And then… there are those student satisfaction surveys. How good accurate are they? Sometimes it seems to me that very privileged students have very exacting and demanding standards and are likely to be less satisfied when the slightest thing goes wrong, whereas disadvantaged students might be used to putting up with things and therefore mark their poorer institutions more favourably than they should. I don’t have any evidence for this though. Also, my friend gave her university high scores just to make sure that they stayed high up in the league tables. Again not an accurate measure.

I understand that TEF might reassure students that the teaching at a higher education establishment has reached a required minimum standard, but I would question how and if the TEF measures and assesses teaching practice.

So, the more I think about it the more flawed the attempt to measure something like education is. Like measures of GDP so much is missed out and the concentration on the measurements, and its components, can send us off in the wrong direction. Wouldn’t the money and time and effort be better spent on more teaching – and giving art students what they really complain about – more contact time and more studio space. 

On Vilhauer

A few paragraphs into “Understanding Art: The Play of Work and Spectator” I’m thinking that this article is not so playful. Still, I told my girlfriend about the article and she acted out a bit of a playful interaction with one of the pieces of art on my lounge wall and communicated back and forth with the painting, which was definitely a fun event. I’m not sure what shared understanding she and Mr Wallinger have reached though. Maybe I should read on.

In all seriousness 

“It is only in the total mediation of meaning that the work of art reaches its completion and the phenomenon of play we’ve been tracing finally has “the character of a work, or an ergon and not only of energia.”

Reading Vilhauer’s chapter “Understanding Art: The play of Work and Spectator” I was interested in the idea that firstly “human play reaches its ultimate consummation in the work of art” secondly that this process of consummation or completion seems to require the arrival at shared understanding.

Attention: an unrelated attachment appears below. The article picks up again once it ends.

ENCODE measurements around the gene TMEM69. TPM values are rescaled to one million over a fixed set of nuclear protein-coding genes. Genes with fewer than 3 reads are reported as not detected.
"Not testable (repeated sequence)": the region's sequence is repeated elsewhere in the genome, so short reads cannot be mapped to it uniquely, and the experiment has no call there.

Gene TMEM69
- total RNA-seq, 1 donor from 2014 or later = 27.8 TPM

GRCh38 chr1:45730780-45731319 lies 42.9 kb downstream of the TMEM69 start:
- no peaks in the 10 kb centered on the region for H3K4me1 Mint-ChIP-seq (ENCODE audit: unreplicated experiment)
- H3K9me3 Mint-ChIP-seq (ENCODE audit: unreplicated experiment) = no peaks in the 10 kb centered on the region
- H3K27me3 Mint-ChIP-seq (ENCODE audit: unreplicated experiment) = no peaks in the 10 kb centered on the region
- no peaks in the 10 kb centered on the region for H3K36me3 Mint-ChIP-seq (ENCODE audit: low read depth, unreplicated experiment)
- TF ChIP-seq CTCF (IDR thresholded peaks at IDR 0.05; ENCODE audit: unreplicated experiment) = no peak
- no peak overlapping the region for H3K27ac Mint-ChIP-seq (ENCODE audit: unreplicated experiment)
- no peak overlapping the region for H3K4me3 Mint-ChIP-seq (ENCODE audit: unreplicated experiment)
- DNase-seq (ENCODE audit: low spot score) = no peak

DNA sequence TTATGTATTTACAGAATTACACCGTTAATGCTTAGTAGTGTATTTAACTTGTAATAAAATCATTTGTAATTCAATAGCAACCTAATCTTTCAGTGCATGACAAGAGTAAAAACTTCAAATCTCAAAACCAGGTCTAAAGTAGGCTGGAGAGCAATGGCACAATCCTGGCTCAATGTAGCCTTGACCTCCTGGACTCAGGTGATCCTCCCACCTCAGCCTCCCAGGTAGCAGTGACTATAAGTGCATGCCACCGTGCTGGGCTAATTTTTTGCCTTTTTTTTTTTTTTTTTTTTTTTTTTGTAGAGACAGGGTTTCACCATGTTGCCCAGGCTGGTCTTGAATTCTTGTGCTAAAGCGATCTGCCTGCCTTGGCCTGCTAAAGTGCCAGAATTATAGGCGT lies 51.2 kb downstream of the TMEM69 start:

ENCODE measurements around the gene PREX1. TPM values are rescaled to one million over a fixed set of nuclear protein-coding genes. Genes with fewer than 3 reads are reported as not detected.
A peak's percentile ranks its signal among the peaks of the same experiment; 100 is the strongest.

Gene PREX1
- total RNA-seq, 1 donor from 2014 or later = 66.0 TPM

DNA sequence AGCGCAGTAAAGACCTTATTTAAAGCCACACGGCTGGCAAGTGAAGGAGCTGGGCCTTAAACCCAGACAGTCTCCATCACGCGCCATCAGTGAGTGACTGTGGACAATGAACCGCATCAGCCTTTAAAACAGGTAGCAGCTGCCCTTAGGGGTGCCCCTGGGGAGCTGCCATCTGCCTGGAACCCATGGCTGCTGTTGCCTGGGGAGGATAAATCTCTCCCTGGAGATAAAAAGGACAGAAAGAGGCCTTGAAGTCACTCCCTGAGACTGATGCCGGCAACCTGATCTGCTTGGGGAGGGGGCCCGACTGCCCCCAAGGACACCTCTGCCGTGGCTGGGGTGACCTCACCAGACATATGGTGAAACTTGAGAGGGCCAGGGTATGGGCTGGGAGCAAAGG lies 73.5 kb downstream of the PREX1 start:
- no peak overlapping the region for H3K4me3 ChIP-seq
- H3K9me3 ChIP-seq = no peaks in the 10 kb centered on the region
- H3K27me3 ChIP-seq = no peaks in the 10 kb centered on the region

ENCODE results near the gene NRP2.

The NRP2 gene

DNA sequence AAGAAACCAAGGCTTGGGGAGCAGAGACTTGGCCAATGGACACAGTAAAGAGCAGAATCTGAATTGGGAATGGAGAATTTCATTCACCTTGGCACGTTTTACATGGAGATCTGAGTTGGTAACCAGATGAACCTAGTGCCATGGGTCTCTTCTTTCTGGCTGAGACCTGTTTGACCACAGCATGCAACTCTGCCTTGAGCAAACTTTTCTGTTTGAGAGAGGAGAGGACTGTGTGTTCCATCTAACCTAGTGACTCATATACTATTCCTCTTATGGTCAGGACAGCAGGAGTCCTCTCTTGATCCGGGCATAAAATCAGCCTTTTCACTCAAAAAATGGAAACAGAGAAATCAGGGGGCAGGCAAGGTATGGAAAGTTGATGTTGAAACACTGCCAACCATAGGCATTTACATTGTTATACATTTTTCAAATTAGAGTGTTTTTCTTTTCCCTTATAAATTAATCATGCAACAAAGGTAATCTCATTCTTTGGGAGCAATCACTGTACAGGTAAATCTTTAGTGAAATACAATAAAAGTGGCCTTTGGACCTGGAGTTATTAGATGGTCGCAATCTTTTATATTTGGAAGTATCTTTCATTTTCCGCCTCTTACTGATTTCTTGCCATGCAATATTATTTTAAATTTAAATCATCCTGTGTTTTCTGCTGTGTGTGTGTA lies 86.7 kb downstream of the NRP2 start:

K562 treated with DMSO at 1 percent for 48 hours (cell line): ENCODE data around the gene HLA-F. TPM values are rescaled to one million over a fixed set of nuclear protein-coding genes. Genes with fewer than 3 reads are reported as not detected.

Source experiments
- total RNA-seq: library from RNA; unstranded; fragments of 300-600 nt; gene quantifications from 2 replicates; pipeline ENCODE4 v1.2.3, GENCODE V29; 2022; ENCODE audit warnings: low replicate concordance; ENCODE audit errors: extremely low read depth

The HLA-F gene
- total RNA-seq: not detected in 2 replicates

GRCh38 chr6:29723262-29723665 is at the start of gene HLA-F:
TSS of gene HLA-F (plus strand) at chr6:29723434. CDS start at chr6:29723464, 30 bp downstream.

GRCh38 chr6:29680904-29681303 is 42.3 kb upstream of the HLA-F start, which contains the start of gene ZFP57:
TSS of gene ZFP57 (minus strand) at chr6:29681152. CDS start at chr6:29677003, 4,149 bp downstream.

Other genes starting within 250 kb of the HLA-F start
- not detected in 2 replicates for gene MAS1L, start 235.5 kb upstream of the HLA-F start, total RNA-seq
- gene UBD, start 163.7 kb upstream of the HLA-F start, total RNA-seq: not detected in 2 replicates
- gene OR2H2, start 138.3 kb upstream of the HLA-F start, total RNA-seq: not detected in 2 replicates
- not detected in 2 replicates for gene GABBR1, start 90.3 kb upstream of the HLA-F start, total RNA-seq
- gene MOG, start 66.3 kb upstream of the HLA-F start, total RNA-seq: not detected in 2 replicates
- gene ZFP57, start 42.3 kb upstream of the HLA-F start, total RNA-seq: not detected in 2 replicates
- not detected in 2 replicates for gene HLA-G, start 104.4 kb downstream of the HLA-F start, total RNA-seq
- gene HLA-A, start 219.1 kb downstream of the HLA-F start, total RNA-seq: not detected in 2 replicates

This first idea of art as somehow the zenith of human play (the zenith of play might be over stating things I admit) interrogated my limited interpretation of play. To me play seemed to be about exploration regardless of outcome, but the outcome of any play seems to be inevitably an evolution in understanding of some kind.

This ultimate consummation seems to be related to the idea that the meaning represented in the artwork is recognized by the viewer. Is this different from how meaning is recognized in other forms of play? Doesn’t the child make meaning and reach shared understanding with other participants in a game of house? Don’t players of monopoly share common understandings about human emotions, and how the world works? Is art better than this? Or, just different? 

Secondly, the idea of art being completed through the process of the interactive event engendering a shared understanding made me consider whether it was possible for art to be unsuccessful. What if nobody wants to engage, or no shared understanding is reached. This seemed to me an interesting subject that resonates with students who want to know what makes a piece of art successful and whether an individual artwork can rely on universal understanding.

(Draft section)

The Gadamer engaged audience section brought to memory a piece of my own artwork and unexpected audience participation.  Which probably questioned not just the engaged audience but highlighted the unwritten contract of behaviour in public, museum or gallery 

A song for the unhappily happy.